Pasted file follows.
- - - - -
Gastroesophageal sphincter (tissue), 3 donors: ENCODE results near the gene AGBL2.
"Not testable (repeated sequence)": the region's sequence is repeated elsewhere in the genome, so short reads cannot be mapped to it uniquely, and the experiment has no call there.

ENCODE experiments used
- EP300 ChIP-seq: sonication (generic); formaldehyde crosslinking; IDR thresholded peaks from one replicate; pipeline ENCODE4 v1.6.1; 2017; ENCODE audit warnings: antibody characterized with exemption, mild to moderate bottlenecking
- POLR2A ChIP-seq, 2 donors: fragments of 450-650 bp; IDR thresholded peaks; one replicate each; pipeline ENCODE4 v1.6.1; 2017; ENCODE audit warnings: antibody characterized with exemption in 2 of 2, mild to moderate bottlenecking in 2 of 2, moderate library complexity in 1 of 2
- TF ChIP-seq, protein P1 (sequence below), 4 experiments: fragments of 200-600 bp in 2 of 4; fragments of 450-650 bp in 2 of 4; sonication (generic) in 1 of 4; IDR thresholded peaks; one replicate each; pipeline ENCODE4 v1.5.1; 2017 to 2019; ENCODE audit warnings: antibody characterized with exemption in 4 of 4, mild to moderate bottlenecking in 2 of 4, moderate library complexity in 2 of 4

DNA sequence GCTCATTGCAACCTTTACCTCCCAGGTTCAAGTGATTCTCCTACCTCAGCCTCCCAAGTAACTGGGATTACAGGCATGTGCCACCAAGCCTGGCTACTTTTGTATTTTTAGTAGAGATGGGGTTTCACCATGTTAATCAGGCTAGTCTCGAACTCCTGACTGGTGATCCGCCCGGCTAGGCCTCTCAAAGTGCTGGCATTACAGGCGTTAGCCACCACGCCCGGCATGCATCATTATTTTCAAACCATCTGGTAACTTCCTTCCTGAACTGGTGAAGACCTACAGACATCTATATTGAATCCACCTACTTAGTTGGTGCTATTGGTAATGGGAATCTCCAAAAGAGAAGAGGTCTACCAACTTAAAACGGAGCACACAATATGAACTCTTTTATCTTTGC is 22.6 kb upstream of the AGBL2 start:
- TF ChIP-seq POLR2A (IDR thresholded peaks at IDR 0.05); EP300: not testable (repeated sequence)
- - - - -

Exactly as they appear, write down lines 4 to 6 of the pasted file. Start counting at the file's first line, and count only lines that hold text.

- EP300 ChIP-seq: sonication (generic); formaldehyde crosslinking; IDR thresholded peaks from one replicate; pipeline ENCODE4 v1.6.1; 2017; ENCODE audit warnings: antibody characterized with exemption, mild to moderate bottlenecking
- POLR2A ChIP-seq, 2 donors: fragments of 450-650 bp; IDR thresholded peaks; one replicate each; pipeline ENCODE4 v1.6.1; 2017; ENCODE audit warnings: antibody characterized with exemption in 2 of 2, mild to moderate bottlenecking in 2 of 2, moderate library complexity in 1 of 2
- TF ChIP-seq, protein P1 (sequence below), 4 experiments: fragments of 200-600 bp in 2 of 4; fragments of 450-650 bp in 2 of 4; sonication (generic) in 1 of 4; IDR thresholded peaks; one replicate each; pipeline ENCODE4 v1.5.1; 2017 to 2019; ENCODE audit warnings: antibody characterized with exemption in 4 of 4, mild to moderate bottlenecking in 2 of 4, moderate library complexity in 2 of 4